It is another border mountain. These borders weave around so much it is sometimes a surprise to meet one. Why couldn't they do what the colonials did in Africa and just draw straight lines, then you would, literally, know where you stand?
It is possible to tackle the hill from the Italian side from the Rifugio Pelizzo (1300m) quite close to the summit. There is a much longer route that involves a lot more ascent from Kobarid in Slovenia. I went for the middle ground and started at a little car park at Avsa (890m), which is near to Livek.
|Matajur from the east|
I kept on the Slovenian side of the summit ridge and this meant going over a limestone pavement and then up a bit of a steep limestone escarpment.
|Clints and grikes|
|For people who carry inkpads and booklets to record their ascents|
The summit is marked with various military and political plaques, including one to Muzzolini. There isn't a cross, however, on the Italian side there is a chapel that doubles as a shelter with an Italian logbook.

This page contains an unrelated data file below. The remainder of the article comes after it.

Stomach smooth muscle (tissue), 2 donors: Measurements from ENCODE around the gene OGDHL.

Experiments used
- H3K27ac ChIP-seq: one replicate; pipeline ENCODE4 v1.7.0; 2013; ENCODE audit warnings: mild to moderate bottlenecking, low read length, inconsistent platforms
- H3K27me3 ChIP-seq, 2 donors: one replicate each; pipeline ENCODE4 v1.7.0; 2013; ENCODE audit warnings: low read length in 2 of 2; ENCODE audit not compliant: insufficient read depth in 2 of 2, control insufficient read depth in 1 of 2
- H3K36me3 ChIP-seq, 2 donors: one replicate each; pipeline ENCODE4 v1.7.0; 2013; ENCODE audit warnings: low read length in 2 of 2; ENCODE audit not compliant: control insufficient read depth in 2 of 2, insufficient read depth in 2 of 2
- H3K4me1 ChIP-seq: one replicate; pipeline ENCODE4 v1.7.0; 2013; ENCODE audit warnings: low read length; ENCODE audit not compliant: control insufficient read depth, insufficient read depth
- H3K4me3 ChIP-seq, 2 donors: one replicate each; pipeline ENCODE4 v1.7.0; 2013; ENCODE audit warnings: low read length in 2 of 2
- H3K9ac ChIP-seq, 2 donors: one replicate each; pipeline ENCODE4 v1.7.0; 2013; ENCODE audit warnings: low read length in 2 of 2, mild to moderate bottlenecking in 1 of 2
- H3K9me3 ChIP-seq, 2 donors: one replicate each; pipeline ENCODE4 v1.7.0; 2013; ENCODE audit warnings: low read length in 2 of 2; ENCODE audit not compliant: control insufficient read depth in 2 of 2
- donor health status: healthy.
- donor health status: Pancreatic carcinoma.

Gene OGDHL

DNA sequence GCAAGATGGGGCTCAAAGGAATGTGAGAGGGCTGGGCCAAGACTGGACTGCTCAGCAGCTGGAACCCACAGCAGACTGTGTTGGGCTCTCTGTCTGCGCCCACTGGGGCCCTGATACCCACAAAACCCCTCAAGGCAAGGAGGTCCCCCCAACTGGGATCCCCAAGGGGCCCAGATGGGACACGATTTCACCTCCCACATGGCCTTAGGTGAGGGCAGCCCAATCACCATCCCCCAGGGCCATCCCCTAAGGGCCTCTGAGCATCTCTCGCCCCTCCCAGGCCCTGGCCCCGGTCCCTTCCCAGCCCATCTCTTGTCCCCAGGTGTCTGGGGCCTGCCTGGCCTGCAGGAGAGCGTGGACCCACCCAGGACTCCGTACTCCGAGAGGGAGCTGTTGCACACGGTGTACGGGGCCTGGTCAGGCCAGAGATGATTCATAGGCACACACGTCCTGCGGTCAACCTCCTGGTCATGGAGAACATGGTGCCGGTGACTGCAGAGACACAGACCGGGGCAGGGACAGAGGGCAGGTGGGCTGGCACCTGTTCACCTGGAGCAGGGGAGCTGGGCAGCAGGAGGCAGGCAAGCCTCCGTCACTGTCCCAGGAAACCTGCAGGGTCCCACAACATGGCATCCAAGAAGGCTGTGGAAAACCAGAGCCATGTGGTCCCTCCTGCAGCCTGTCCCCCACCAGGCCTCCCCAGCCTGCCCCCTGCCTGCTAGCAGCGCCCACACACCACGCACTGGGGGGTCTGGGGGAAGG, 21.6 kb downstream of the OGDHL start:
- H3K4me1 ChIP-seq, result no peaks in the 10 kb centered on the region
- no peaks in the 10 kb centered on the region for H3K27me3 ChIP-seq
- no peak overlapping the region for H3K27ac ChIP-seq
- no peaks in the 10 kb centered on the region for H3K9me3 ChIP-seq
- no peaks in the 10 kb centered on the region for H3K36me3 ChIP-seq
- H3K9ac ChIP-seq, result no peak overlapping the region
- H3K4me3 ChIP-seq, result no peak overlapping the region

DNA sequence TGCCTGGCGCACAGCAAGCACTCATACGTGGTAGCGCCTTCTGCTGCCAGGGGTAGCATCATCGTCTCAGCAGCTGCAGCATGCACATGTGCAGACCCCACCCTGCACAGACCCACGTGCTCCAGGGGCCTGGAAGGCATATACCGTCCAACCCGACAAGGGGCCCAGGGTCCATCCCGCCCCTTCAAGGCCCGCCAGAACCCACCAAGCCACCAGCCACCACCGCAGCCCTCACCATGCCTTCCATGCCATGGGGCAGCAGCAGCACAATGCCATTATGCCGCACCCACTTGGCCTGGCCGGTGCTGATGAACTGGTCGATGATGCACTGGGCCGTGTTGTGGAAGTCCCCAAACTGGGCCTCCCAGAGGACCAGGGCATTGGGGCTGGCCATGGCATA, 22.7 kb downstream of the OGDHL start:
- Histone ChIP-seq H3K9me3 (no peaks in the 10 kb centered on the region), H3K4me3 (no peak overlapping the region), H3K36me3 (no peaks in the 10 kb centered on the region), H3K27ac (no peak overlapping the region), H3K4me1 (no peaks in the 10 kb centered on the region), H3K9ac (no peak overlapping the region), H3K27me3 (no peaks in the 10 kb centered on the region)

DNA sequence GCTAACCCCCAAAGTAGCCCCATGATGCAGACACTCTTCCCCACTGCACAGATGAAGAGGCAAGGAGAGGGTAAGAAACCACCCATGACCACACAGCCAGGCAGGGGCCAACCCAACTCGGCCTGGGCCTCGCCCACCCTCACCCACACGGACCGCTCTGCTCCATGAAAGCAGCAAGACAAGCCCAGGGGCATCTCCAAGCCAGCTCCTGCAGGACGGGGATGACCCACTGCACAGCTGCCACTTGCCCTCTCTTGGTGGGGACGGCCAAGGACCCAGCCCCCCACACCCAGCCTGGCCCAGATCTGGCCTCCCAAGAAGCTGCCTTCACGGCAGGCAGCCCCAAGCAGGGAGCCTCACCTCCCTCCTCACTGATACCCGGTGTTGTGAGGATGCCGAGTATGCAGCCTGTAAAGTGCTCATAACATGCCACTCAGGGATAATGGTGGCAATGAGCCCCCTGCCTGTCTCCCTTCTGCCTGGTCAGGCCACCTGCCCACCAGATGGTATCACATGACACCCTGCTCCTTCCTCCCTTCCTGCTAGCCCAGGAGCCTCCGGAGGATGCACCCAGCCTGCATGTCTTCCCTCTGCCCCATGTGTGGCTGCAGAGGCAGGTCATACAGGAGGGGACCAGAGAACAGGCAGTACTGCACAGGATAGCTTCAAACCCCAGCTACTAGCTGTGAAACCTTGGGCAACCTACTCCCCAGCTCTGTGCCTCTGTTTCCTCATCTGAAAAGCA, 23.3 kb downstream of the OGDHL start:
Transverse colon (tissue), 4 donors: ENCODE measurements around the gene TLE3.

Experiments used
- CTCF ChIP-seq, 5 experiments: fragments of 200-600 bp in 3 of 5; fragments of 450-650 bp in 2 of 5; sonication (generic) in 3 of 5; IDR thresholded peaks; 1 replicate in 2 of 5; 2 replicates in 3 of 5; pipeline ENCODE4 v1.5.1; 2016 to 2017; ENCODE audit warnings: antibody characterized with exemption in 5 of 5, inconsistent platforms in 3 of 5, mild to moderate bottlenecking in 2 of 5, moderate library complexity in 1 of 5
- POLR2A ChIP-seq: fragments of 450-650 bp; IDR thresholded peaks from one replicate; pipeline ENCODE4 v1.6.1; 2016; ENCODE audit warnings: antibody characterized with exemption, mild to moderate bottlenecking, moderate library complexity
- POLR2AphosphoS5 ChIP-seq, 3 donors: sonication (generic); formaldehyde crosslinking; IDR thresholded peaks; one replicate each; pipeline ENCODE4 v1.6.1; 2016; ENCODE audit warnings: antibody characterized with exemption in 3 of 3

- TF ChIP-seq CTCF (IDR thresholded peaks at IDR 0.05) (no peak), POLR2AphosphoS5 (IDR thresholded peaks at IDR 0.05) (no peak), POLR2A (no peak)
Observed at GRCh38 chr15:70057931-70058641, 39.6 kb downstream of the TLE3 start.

The views across to the main Triglav summits were extensive and in the other direction it was possible to make out Trieste and even, possibly, Venice, but I wasn't really confident about that. There was a hazy view of the Adriatic.
Going back, I kept to the Italian side and then dropped down steeply through some woods to join the border road. Then I went up over the top of the lower summit of Mrzli vrh which, to my surprise, had its own, Slovenian, logbook. From there it was easy to find the track used for the ascent.
|Mrzli vrh summit and Matajur in background|
|Matajur from Krn|